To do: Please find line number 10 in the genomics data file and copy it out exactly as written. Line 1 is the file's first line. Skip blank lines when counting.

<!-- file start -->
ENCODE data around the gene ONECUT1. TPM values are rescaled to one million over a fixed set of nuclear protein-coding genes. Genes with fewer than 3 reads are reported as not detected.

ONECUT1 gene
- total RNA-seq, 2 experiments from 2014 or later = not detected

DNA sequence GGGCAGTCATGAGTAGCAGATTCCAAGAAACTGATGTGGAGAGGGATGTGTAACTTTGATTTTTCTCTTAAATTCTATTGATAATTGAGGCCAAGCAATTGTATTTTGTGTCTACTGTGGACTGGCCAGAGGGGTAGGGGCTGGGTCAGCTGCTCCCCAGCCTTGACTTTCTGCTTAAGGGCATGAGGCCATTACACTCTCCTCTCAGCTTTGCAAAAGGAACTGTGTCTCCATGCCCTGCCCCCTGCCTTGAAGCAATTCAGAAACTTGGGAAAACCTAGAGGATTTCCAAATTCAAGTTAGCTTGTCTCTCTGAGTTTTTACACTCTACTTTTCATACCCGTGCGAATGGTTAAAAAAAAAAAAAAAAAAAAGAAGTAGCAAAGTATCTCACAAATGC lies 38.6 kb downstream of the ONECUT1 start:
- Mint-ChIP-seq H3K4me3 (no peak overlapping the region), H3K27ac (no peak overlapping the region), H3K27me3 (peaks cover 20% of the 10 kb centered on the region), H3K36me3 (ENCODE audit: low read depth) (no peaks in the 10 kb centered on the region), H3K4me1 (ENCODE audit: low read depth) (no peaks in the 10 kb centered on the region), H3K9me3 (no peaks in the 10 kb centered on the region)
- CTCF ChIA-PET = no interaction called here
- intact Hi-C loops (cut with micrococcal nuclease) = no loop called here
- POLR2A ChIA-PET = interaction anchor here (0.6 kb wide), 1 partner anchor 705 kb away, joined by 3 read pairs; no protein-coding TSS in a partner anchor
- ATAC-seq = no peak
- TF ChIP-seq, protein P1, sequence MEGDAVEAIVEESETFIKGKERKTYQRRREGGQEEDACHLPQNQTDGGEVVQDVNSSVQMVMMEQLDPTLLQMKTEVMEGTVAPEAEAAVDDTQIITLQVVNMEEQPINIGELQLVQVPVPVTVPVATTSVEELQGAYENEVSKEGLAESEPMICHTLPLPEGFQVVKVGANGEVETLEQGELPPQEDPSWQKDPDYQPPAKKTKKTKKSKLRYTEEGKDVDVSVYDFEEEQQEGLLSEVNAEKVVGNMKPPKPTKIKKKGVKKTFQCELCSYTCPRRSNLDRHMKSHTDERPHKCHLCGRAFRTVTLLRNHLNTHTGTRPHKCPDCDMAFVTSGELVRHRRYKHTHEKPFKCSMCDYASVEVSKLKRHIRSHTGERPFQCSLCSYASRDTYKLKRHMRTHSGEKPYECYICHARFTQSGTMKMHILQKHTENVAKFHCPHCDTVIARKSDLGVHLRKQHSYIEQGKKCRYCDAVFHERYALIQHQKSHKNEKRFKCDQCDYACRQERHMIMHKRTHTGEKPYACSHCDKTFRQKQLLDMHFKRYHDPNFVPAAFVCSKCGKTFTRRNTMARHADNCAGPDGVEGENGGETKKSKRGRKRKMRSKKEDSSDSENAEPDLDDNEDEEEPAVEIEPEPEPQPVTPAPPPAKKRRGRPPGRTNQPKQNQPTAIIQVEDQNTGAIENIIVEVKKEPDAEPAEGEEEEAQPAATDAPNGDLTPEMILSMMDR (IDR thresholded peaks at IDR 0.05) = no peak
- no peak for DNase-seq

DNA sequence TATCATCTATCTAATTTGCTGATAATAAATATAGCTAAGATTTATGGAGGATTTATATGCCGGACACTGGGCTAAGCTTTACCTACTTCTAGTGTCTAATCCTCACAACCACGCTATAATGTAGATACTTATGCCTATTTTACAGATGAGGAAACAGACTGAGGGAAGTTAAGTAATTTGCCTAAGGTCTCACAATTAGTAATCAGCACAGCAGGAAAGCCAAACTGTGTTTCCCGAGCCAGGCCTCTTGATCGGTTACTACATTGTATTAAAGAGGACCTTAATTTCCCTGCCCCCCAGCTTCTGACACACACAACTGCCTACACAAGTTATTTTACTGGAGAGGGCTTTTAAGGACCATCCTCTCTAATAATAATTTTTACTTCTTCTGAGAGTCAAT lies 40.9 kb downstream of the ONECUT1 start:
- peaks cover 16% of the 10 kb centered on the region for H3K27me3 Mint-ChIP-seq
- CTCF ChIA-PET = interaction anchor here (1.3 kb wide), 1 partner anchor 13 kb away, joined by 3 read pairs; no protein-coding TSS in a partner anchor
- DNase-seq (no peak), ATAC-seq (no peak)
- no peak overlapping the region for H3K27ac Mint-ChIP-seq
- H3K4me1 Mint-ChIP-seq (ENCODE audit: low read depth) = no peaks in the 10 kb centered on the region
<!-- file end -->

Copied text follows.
- TF ChIP-seq, protein P1, sequence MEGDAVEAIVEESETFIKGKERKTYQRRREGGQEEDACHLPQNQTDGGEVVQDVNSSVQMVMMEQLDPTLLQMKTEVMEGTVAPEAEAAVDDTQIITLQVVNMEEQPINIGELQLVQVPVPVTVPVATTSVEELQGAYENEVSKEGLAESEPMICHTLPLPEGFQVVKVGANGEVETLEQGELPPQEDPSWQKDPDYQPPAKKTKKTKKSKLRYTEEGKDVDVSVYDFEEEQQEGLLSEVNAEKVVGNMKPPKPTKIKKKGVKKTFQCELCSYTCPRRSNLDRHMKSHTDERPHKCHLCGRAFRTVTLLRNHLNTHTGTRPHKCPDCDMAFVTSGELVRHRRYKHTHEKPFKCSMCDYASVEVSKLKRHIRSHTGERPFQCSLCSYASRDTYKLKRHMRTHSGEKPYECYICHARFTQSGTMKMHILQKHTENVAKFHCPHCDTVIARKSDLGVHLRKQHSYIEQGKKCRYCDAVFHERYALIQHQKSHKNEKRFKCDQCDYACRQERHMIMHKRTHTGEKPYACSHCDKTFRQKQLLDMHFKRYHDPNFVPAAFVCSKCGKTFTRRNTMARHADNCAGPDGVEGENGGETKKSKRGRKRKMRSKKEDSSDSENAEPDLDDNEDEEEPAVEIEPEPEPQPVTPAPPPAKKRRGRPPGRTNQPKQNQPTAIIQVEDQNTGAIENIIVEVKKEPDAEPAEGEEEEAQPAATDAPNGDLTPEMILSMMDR (IDR thresholded peaks at IDR 0.05) = no peak